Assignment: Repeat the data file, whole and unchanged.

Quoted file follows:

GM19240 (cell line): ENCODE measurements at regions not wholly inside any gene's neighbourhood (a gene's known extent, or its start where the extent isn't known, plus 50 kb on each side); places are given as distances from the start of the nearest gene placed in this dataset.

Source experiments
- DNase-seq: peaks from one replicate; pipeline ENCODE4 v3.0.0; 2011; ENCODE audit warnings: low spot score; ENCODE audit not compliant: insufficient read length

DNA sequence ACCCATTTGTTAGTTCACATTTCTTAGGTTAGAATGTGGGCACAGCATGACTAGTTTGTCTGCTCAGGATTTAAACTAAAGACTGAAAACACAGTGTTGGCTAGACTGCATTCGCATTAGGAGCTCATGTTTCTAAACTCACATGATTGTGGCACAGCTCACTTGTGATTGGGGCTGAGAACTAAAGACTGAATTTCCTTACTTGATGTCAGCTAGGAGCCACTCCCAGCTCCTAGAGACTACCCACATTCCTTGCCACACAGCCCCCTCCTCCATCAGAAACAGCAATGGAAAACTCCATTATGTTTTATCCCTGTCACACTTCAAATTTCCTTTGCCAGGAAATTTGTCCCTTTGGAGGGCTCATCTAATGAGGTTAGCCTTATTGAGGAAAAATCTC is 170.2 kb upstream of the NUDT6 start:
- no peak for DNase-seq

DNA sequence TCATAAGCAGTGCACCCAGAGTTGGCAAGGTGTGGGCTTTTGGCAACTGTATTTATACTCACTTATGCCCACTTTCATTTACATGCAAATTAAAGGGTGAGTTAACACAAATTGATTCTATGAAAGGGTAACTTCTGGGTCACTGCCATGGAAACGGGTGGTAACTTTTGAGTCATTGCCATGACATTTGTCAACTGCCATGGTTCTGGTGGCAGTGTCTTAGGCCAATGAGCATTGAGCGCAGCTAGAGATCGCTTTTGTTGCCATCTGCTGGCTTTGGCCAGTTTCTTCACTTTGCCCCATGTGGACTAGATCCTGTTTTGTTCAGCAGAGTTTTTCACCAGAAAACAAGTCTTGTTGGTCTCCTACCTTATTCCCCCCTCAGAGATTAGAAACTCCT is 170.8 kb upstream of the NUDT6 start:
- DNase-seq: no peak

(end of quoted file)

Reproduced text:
GM19240 (cell line): ENCODE measurements at regions not wholly inside any gene's neighbourhood (a gene's known extent, or its start where the extent isn't known, plus 50 kb on each side); places are given as distances from the start of the nearest gene placed in this dataset.

Source experiments
- DNase-seq: peaks from one replicate; pipeline ENCODE4 v3.0.0; 2011; ENCODE audit warnings: low spot score; ENCODE audit not compliant: insufficient read length

DNA sequence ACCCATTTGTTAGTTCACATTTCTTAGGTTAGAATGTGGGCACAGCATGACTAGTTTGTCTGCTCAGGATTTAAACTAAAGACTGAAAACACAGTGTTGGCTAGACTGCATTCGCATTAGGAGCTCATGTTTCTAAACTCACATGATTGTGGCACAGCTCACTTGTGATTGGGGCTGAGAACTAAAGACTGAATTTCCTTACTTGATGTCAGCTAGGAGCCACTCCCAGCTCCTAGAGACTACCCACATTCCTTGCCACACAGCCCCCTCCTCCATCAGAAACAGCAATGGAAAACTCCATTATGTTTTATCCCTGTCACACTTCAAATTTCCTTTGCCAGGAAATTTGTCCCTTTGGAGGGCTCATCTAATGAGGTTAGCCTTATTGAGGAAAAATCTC is 170.2 kb upstream of the NUDT6 start:
- no peak for DNase-seq

DNA sequence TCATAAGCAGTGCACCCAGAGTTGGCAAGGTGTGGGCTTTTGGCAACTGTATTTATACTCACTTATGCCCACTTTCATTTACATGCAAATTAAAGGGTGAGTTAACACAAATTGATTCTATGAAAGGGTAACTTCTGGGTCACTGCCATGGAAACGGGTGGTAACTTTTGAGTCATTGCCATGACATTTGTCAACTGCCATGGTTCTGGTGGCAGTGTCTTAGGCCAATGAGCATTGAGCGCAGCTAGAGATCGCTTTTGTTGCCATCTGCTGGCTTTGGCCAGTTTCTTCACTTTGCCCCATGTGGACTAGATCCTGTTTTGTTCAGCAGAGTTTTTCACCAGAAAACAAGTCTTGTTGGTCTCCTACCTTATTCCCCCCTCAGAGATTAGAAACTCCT is 170.8 kb upstream of the NUDT6 start:
- DNase-seq: no peak